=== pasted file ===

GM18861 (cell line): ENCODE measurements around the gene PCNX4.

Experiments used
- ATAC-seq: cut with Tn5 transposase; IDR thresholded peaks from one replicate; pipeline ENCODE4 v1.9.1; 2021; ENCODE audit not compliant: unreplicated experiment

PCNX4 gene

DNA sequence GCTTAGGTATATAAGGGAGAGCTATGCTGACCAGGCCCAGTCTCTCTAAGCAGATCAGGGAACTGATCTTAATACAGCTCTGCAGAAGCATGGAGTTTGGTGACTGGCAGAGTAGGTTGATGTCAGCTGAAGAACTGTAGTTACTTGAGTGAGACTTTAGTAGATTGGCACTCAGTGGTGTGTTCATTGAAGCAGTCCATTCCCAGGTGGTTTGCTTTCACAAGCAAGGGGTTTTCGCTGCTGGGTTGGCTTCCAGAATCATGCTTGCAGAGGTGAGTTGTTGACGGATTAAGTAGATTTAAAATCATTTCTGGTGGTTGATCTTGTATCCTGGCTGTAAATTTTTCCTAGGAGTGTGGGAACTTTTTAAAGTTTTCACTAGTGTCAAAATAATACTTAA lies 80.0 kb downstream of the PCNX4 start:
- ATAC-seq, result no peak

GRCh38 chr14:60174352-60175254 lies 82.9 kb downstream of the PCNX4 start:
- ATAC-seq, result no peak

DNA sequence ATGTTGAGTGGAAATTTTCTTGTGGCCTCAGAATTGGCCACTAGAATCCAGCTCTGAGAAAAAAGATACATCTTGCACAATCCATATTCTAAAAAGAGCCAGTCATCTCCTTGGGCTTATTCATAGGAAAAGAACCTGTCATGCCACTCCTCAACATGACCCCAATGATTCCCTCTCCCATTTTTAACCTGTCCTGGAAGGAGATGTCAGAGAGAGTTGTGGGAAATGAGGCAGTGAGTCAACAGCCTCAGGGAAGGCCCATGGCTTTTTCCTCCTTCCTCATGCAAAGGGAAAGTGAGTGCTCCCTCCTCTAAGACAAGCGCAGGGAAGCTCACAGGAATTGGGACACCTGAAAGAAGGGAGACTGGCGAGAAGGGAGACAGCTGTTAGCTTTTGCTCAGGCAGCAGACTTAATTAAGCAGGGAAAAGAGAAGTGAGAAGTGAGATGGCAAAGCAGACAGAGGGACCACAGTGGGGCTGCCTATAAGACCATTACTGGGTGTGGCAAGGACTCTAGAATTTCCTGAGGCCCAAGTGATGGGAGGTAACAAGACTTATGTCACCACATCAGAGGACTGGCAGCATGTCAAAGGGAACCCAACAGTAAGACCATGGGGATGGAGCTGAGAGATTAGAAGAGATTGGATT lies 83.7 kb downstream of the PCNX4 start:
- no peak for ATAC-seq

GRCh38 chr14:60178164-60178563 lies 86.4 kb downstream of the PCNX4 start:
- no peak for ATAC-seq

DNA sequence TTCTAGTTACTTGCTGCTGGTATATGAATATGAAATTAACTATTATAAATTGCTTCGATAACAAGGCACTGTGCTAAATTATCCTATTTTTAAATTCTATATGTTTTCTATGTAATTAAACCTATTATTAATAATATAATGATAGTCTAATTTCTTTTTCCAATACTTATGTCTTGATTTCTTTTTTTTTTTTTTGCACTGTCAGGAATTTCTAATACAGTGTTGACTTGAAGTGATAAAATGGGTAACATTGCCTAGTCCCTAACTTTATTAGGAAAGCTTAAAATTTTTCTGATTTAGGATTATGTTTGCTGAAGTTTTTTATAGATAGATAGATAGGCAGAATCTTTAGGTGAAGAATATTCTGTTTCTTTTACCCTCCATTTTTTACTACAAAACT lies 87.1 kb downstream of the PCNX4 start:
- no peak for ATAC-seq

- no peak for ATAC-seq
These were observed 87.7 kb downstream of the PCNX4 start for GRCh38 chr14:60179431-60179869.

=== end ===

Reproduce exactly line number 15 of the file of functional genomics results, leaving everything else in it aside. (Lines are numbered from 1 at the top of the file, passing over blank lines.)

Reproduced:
- no peak for ATAC-seq